YoungMinds Vs 'No Help'

- make your feelings loud (campaigning for better access to support)

Do you know, as the time came nearer for me moving to this Hospital, my Mum spoke to my first Community Psychiatrist and she apologised (the Psychiatrist) for letting us down so many times with my care in those first few months and years.
I guess I have three points as to how things can be improved to make access to services for young people a lot easier.

1. The services available to young people for support with their mental health, need to be better publicized. The only children's help I'd heard of when I was young was NSPCC and it wasn't until recently when I've hit Google to make enquiries, that I've discovered all of the support available.

2. The way I can see it is that if you need a chat every so often there's a lot available but if you need something more intense there's the Child and Adolescent Mental Health (CAMHs)... I remember being referred to them for being bullied and by the time my appointment came through it had all stopped; that's another thing that needs to change: easier and quicker access to services. I guess there's some sort of balance that professionals need to get the hang of; what is part of teenage years that won't affect their entire life, and what is considered 'urgent' with them. I guess, in a way, it's best not to chance it; assume the worst because there are so many instances these days were things haven't been taken seriously and it's resulted in suicide. There's a gap in services though. The way things stand at the moment is that CAMHs and adolescent inpatient units look after you until you're 18 and then you're put straight into adult services. Personally, my problems didn't start until I was 18 so I went from a very na├»ve, cotton wool childhood to being on psychiatric wards with older women talking to themselves, ligaturing and being restrained. There needs to be some sort of middle service for seventeen to perhaps twenty one year olds.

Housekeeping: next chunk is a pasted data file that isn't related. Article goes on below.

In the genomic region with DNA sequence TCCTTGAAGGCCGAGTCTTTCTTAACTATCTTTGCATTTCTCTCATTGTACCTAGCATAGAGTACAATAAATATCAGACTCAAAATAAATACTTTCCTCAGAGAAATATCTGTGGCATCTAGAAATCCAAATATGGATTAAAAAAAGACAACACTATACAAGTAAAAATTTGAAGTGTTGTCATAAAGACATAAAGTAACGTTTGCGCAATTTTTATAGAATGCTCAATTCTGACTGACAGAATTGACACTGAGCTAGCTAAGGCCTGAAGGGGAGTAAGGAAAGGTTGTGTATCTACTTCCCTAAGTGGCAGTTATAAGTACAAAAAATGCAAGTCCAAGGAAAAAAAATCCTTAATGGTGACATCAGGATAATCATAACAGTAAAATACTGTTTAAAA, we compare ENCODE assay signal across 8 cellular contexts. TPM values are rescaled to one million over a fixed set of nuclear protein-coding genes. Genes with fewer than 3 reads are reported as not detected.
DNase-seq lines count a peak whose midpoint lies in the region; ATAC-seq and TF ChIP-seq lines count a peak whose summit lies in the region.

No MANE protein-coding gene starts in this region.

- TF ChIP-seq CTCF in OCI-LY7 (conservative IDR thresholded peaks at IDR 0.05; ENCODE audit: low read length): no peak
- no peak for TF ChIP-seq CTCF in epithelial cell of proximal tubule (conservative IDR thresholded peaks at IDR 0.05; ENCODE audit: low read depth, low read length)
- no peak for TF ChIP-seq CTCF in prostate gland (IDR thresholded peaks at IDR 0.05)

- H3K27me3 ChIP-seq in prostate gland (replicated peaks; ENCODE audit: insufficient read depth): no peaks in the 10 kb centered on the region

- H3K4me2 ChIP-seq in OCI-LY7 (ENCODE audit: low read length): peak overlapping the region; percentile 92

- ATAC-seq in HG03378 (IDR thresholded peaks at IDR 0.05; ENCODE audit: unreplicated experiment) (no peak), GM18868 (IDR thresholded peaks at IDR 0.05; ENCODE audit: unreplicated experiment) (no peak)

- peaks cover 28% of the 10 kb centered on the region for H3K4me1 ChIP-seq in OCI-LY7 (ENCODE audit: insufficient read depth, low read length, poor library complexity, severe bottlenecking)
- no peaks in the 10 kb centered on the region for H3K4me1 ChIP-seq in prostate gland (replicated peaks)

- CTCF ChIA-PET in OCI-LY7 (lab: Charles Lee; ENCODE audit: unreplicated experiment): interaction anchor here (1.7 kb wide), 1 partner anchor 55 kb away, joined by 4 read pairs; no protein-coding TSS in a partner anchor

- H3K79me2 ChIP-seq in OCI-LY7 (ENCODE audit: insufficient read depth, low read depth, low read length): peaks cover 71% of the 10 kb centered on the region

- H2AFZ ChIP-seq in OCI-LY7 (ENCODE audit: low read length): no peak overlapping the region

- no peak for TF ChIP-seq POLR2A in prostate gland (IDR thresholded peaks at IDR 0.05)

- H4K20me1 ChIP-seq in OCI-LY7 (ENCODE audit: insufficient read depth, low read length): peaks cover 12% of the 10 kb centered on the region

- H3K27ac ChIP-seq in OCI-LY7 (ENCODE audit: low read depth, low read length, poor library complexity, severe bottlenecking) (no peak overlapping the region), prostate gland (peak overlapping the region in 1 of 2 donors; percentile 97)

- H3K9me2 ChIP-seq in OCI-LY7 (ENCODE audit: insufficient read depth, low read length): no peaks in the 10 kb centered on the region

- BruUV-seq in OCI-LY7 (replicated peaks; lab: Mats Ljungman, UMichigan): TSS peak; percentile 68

3. If there were more talks in schools from mental health professionals and service users then children would have a better understanding of what is a normal experience at their age and what they should seek professional advice on. That would also help with stigma; teaching children at a young age that mental health problems are nothing to be ashamed of means setting things up for a future with less discrimination.
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